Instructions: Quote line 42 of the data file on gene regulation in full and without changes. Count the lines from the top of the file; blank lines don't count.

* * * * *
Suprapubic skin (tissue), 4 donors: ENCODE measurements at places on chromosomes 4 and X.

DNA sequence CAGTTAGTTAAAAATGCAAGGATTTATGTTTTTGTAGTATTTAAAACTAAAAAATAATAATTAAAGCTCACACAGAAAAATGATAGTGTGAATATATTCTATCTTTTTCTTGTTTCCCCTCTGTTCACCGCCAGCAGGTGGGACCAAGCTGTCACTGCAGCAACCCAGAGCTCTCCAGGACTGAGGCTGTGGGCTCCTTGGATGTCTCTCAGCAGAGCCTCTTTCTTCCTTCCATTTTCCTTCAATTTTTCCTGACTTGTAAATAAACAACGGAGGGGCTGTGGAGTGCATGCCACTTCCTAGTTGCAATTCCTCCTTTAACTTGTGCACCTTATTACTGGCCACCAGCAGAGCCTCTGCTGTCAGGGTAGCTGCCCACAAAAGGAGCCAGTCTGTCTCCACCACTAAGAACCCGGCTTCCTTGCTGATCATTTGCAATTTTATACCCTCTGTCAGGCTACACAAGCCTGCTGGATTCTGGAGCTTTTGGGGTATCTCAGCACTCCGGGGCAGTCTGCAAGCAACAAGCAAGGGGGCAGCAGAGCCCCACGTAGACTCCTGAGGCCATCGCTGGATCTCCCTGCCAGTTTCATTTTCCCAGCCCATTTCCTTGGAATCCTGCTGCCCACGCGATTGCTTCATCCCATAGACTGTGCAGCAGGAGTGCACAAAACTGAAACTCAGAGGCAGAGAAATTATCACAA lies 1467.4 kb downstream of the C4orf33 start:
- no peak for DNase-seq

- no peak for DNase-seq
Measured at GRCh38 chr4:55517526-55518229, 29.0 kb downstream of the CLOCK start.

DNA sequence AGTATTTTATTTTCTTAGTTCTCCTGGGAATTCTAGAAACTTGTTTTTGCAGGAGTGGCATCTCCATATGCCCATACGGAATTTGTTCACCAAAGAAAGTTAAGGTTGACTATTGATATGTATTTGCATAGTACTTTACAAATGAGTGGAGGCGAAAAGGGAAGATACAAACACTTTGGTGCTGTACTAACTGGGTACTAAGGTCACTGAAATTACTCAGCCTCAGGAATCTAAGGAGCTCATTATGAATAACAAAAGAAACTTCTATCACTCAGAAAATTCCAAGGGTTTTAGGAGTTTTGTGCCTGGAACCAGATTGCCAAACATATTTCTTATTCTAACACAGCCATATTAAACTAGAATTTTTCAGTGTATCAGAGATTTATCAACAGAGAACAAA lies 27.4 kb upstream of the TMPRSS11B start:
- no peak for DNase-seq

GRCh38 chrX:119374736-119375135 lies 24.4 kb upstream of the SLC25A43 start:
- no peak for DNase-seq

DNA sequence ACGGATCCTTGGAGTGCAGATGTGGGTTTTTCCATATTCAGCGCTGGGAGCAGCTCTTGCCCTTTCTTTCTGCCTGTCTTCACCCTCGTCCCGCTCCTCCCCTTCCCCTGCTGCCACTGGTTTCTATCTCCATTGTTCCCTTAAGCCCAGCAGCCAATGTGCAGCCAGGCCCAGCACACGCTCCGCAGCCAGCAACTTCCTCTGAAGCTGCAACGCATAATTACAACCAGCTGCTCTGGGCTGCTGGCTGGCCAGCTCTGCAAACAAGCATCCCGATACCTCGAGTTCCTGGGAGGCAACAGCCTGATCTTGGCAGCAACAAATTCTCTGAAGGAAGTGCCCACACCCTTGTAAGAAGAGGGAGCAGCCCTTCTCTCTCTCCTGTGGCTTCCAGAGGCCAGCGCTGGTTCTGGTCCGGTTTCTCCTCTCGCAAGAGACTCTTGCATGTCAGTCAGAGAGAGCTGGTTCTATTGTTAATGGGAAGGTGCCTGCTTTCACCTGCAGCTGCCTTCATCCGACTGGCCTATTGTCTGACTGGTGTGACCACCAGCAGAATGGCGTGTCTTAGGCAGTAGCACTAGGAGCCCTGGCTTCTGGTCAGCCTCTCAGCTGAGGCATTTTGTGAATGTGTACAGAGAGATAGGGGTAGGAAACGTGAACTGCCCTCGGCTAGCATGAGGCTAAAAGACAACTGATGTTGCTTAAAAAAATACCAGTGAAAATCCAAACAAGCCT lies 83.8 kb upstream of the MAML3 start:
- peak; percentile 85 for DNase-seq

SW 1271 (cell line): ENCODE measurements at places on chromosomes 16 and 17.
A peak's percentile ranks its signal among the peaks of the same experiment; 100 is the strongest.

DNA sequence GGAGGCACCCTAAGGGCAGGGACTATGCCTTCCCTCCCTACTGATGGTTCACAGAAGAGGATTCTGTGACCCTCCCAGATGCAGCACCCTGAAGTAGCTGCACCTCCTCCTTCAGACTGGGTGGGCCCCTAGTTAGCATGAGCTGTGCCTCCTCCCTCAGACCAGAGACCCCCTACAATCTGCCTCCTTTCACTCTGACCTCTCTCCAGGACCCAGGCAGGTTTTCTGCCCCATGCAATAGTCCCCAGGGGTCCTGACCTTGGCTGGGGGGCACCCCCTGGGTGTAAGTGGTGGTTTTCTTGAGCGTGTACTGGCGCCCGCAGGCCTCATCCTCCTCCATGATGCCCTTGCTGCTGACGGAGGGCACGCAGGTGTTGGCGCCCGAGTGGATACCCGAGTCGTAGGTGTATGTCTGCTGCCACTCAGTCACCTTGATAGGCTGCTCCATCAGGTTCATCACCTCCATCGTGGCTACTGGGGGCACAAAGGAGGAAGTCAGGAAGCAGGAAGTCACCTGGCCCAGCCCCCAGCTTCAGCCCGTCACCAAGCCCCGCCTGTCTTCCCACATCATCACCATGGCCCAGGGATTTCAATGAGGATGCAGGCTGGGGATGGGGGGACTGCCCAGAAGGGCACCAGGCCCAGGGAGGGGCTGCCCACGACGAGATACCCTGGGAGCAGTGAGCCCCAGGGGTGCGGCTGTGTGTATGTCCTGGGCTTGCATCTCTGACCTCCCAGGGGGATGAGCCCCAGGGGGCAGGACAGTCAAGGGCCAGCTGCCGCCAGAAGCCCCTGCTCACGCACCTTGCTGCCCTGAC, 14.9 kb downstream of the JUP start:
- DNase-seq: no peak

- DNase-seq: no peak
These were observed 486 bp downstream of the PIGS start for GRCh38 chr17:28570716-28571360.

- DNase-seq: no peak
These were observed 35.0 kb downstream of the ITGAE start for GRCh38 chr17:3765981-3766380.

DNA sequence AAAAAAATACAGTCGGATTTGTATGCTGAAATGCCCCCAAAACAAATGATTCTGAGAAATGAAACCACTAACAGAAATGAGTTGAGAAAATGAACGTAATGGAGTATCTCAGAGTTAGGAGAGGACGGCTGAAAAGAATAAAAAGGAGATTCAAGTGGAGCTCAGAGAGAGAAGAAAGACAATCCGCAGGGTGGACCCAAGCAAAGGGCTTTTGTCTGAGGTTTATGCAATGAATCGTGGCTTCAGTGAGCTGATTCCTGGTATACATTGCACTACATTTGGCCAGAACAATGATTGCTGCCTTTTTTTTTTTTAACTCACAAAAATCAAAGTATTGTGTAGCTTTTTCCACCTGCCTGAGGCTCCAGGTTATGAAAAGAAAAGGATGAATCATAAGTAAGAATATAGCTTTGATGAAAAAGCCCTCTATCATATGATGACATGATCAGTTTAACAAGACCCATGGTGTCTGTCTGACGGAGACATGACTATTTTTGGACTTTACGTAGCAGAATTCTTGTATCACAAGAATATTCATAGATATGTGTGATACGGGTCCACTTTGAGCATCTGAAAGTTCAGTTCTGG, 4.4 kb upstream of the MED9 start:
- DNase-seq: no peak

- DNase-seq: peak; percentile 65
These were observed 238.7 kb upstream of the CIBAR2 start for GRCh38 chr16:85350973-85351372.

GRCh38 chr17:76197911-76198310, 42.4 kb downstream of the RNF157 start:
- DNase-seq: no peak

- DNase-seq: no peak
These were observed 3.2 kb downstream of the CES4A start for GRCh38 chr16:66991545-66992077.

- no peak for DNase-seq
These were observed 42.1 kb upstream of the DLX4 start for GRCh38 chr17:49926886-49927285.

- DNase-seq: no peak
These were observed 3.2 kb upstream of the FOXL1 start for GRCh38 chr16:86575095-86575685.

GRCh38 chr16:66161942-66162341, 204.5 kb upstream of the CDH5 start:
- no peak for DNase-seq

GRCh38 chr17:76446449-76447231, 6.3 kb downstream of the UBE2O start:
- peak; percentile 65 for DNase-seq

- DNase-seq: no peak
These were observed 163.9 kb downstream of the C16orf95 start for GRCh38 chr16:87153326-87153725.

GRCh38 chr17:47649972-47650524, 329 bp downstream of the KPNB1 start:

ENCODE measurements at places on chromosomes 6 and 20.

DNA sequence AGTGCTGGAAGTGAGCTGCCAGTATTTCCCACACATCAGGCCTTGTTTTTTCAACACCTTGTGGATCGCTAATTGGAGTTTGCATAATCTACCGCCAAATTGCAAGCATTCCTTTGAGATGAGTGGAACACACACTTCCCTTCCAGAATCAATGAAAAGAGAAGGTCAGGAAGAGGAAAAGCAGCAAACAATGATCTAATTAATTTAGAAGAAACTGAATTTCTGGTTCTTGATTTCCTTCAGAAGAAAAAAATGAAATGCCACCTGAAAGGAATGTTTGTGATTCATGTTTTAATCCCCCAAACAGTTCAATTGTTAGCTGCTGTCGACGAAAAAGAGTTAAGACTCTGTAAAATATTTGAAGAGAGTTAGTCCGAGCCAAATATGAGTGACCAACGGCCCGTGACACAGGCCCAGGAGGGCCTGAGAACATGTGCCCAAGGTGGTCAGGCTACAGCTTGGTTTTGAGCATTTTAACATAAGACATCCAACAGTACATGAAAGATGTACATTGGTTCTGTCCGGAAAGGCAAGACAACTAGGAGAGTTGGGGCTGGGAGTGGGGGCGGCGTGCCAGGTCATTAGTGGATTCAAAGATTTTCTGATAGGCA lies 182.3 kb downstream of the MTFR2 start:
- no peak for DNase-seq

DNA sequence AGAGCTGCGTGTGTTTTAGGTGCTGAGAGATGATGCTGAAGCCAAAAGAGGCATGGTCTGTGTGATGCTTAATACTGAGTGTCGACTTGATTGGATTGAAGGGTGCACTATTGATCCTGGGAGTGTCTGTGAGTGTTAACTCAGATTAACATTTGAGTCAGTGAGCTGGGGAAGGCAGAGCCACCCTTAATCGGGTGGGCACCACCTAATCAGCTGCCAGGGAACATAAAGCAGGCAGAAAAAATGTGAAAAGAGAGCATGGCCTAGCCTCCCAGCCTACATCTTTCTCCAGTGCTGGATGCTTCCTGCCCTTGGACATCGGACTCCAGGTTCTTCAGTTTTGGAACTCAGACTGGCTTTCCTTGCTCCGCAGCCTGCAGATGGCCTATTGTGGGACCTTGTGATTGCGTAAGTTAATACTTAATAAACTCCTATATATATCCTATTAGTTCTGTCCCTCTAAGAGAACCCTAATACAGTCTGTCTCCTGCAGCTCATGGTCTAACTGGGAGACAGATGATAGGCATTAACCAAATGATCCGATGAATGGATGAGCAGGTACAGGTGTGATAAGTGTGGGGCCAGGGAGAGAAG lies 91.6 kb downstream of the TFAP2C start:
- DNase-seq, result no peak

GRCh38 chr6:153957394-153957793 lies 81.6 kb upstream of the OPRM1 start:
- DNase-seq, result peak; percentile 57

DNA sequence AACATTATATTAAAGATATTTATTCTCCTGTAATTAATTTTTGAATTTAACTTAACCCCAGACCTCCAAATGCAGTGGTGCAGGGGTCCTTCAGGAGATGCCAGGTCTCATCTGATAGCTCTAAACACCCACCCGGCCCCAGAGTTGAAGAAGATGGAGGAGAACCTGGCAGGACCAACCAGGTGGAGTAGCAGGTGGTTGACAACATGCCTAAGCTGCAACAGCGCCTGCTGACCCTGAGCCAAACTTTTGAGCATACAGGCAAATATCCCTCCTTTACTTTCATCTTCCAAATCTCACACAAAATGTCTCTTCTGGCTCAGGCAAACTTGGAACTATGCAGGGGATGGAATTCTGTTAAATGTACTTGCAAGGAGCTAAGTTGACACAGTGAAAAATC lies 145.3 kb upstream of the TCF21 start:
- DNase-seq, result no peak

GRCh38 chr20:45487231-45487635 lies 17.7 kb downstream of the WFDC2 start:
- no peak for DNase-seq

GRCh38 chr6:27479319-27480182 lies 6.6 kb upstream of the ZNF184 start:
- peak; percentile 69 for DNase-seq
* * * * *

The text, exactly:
DNA sequence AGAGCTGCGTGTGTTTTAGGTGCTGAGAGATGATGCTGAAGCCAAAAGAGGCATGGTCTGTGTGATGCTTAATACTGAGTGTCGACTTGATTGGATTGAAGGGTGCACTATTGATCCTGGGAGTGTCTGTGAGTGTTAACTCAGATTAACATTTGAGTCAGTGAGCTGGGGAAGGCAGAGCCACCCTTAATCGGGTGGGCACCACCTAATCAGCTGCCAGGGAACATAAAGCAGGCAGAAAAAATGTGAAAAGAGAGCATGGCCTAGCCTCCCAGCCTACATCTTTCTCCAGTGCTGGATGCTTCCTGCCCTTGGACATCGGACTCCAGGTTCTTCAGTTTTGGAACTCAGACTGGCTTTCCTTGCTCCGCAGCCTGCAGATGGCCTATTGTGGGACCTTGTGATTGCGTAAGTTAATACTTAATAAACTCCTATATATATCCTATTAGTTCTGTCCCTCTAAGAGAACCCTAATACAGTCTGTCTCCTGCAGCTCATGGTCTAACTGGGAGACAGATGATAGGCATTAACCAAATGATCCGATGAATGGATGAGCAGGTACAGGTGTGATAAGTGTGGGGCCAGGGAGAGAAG lies 91.6 kb downstream of the TFAP2C start: